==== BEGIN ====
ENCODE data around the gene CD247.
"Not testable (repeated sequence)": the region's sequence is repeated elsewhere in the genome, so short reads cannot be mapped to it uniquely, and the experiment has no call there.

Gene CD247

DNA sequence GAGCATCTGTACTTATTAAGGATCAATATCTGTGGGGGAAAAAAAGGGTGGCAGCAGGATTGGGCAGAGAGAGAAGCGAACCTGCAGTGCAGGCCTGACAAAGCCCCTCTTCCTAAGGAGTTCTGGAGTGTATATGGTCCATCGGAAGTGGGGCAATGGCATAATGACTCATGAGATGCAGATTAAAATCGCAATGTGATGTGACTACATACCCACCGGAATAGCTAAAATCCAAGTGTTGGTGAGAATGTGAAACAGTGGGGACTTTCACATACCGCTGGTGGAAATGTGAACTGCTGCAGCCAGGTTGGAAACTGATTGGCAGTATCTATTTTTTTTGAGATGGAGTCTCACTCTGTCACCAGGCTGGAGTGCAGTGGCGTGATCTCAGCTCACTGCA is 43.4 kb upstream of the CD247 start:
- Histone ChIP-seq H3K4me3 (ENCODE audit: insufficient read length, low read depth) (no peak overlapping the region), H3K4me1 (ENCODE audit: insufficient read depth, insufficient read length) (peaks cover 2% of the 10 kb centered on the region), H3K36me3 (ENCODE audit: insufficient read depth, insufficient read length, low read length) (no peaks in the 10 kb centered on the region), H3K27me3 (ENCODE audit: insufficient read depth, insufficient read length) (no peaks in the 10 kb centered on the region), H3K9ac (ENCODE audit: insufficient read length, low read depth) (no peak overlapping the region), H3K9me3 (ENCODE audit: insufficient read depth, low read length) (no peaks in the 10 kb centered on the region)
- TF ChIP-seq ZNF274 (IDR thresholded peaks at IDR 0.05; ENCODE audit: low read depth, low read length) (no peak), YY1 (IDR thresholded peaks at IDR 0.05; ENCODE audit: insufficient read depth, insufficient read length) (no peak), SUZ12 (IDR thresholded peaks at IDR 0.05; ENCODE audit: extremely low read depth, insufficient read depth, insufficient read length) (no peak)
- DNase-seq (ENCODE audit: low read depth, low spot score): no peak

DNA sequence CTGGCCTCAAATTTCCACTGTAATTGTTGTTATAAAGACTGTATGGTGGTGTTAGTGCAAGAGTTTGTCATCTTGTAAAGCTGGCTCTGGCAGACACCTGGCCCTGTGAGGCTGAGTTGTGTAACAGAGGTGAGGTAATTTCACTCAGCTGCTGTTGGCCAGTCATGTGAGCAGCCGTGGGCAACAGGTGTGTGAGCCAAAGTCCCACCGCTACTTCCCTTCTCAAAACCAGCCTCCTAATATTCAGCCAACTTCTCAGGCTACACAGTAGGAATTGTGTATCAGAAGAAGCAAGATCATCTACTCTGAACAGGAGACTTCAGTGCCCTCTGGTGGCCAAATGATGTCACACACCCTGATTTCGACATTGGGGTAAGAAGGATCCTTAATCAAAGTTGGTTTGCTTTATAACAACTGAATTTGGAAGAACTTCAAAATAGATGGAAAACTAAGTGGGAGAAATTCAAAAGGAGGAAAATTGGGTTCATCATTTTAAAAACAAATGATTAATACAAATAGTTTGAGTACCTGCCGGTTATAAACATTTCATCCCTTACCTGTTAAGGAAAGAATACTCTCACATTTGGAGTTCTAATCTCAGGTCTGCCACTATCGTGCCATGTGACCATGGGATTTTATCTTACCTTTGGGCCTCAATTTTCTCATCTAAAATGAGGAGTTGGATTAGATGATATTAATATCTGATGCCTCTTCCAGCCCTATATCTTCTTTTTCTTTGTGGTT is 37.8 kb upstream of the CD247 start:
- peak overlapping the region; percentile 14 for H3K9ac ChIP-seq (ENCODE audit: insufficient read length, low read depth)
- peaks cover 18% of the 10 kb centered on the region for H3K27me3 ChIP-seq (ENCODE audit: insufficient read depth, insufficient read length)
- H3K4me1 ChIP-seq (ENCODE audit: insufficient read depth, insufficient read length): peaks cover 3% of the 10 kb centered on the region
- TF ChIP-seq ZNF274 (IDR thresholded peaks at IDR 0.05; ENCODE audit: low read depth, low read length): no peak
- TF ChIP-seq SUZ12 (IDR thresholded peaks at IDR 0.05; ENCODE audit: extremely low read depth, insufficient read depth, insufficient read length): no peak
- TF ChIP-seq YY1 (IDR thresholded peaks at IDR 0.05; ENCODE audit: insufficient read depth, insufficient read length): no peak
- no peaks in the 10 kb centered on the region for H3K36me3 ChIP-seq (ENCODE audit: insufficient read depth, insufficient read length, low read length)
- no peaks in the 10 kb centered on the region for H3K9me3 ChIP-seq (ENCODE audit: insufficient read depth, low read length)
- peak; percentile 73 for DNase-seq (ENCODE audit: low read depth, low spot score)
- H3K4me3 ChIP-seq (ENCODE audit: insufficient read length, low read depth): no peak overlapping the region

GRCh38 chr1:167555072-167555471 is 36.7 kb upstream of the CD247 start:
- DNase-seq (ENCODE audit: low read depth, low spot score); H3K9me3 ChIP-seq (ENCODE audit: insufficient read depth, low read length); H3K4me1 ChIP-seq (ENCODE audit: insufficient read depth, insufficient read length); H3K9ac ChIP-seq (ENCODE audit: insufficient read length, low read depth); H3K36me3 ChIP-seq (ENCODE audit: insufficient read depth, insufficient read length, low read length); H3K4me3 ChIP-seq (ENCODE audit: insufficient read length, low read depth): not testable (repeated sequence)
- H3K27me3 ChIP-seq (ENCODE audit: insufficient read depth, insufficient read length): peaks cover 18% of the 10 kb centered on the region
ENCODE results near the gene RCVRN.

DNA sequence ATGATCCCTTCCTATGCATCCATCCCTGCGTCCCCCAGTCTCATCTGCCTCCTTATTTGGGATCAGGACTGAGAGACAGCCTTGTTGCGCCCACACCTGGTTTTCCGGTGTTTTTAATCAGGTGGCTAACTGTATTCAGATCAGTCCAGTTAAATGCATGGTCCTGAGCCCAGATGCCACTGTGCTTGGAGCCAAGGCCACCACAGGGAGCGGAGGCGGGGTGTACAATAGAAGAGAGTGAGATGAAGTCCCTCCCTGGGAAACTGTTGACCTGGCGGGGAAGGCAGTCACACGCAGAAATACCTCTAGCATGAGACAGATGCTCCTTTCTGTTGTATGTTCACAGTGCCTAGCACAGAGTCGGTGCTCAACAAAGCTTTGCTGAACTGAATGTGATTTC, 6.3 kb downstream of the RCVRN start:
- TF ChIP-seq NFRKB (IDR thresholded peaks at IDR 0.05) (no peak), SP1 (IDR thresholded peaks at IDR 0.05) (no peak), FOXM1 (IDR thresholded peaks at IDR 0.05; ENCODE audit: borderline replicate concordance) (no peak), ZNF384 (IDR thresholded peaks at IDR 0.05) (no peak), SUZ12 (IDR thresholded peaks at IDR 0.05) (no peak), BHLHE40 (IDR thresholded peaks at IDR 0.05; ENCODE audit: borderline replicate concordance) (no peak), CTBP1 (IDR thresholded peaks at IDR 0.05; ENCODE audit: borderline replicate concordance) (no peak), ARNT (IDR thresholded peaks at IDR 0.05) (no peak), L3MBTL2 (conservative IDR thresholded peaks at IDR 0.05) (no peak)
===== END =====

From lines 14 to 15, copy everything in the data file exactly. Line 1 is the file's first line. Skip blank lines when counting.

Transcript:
- TF ChIP-seq YY1 (IDR thresholded peaks at IDR 0.05; ENCODE audit: insufficient read depth, insufficient read length): no peak
- no peaks in the 10 kb centered on the region for H3K36me3 ChIP-seq (ENCODE audit: insufficient read depth, insufficient read length, low read length)